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Entered according to Act of Congress, in the year 1842, by

ALLEN, MORRILL AND WARDWELL, in the Clerk's Office of the District Court of Massachusetts.


Soon after the subject of the following Memoir had been called from life, his friends expressed a unanimous desire that some of the fruits of his scholarship should be given to the public. The parish over which he had been ordained, and the Association of ministers with which he had been connected, testified their regard to his memory by formally requesting his sermons for the press. Candidates for the sacred office and clergymen who had but recently commenced their labors were especially earnest for the publication of his essays and discourses. It was often said that the writings of a young man are peculiarly attractive to scholars of his own age, that his excellence, whatever it be, engages more of their sympathetic interest and is therefore more readily imitated, than the excellence of a writer who is further removed from them in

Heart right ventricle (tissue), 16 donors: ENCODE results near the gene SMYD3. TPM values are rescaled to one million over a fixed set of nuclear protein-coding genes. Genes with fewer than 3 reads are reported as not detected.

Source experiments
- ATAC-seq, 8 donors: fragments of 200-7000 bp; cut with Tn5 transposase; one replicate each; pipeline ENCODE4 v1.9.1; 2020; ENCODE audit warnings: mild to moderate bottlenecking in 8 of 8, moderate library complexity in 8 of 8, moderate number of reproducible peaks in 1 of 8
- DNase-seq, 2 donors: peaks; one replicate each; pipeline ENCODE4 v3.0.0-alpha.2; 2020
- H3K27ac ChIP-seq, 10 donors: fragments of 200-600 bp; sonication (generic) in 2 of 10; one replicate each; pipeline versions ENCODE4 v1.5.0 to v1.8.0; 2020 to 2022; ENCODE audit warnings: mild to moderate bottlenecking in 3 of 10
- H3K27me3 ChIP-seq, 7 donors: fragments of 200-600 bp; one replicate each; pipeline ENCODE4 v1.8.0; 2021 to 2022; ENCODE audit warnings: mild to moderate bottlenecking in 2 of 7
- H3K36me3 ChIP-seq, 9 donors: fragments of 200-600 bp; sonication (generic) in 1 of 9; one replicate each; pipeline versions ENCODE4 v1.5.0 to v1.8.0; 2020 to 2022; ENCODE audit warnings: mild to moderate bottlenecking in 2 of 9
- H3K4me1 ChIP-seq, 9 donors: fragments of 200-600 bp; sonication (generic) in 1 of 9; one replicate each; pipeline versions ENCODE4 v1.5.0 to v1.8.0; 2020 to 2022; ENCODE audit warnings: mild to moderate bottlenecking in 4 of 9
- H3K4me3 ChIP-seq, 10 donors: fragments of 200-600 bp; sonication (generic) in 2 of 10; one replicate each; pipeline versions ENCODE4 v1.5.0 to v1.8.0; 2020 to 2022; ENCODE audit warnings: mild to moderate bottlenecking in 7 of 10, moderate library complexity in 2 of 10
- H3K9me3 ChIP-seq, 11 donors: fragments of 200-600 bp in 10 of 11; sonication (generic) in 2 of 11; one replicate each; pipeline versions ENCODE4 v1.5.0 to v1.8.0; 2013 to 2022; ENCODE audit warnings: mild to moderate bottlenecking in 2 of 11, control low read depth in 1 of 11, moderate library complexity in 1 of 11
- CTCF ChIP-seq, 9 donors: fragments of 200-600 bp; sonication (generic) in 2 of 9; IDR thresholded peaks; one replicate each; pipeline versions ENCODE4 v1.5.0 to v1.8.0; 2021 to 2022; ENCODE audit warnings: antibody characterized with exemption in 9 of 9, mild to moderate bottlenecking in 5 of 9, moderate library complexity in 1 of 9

and cultivation. There is sometimes an approach to perfectness in a model which discourages all attempts to equal it, and men are often less benefited by such a copy than by one which is less highly finished. Man has a tendency to imitation which cannot be entirely repressed. Whenever he may properly indulge it, he should look not merely for standards which are free from fault, but also for such as are imitable, and such as afford incentives to original exertion. It is not claimed that the writings of Mr. Homer furnish a model for the imitation of all, but it is thought that they exhibit some good qualities which are seldom found in the pulpit, and that they may stimulate the

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